mirrors one another over the two components of the disconnected domain
so the *letters* r and t end up denoting different things for r<2M
and r>2M due to what is basically an abuse of notation.

I see. And I take it that you will also remember to swap these letters
in the Einstein field equations?
Why not go ahead and also swap M and
theta? In fact, why not change 'ds^2' to 'sd^2' too, just for the hell
of it? They are just letters after all.

No, this is incorrect. Very briefly the logic of finding this solution
goes like this. You restrict yourself to spherically symmetric static
metrics and seek solutions of this type. This forces certain
constraints on the coefficients of the metric. You denote the timelike
coordinate by t and the spacelike coordinate by r. You obtain a
solution which is only valid for r>2M (because of the assumption of t
timelike and r spacelike).

_Then_ you look at it and suddenly you notice that for r<2M the formula
still describes _a_ metric of Lorentz signature. This metric is not the
one obtained from the derivation, so to make sure it satisfies the
Einstein equation, you have to check it. Of course this is trivial
because the r<2M case is sufficiently close in purely mathematical
terms to the metric with r>2M that it's obvious its Ricci tensor is
also zero.

But note that the meaning of each coordinate in the new (r<2M) case has
nothing a priori to do with the coordinates that _happen_ to be denoted
by the same letters in the r>2M case - that's because you simply
mechanically "extended" your solution to a region not covered by the
assumptions of your derivation, where by "extended" one means simply
_mechanical copying_ of the original (r>2M) formula, retaining the
original Latin and Greek symbols and all - out of pure human laziness.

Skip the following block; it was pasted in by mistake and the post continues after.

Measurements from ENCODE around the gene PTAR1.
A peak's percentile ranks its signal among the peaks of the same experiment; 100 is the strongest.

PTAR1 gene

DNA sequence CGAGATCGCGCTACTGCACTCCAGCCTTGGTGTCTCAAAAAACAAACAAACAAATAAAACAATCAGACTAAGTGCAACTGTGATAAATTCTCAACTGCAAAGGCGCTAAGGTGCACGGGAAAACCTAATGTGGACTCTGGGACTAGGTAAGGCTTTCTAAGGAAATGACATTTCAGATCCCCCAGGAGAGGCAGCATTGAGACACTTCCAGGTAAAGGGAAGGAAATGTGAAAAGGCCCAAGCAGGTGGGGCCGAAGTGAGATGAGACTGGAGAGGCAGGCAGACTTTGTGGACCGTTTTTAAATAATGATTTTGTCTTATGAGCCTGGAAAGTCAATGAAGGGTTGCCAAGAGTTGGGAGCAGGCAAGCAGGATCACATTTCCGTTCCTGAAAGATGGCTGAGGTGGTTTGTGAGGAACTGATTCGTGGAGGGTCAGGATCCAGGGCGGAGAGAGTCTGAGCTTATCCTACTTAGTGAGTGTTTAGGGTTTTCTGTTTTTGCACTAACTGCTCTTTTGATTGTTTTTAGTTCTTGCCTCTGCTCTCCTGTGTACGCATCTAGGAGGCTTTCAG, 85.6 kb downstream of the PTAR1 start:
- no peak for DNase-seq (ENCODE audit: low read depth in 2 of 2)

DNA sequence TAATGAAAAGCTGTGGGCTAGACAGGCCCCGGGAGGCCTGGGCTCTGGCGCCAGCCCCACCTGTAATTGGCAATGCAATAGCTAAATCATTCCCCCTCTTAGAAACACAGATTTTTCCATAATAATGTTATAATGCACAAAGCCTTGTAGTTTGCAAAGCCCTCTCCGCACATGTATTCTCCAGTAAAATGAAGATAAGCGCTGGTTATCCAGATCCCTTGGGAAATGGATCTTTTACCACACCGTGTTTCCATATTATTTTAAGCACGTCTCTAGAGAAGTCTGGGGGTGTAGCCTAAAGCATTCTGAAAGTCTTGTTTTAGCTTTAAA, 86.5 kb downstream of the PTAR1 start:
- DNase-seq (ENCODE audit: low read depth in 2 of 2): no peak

This is the abuse of notation I referred to previously.

There is no a priori physical connection between the two sets of Latin
and Greek symbols - they are the same only because we didn't feel like
using new symbols for the new metric.

The meaning of the coordinate symbols in the new metric must be deduced
from the form of the coefficients, not from the _names_ of the
coordinates! In particular, what is denoted by r is time and what is
denoted by t is a spatial coordinate because of the signs.

Yes... you are correct.Where the appearance of a distant moving
clock is to be corrected then the term 'proper time' has a literal
application to the coordinate. (Special Relativity)

When a space-time is being defined to represent energy density
as volume, then the temporal component becomes imaginary.
(General Relativity and the Swartzchild solution)

The second URL below explains in nearly identical terms.

http://farside.ph.utexas.edu/teaching/em/lectures/node114.html
http://www.aoc.nrao.edu/~smyers/courses/astro12/speedoflight.html

Sue...

Quote:

--
Jan Bielawski
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koobee.wublee@gmail.com
science forum Guru Wannabe


Joined: 01 Feb 2006
Posts: 141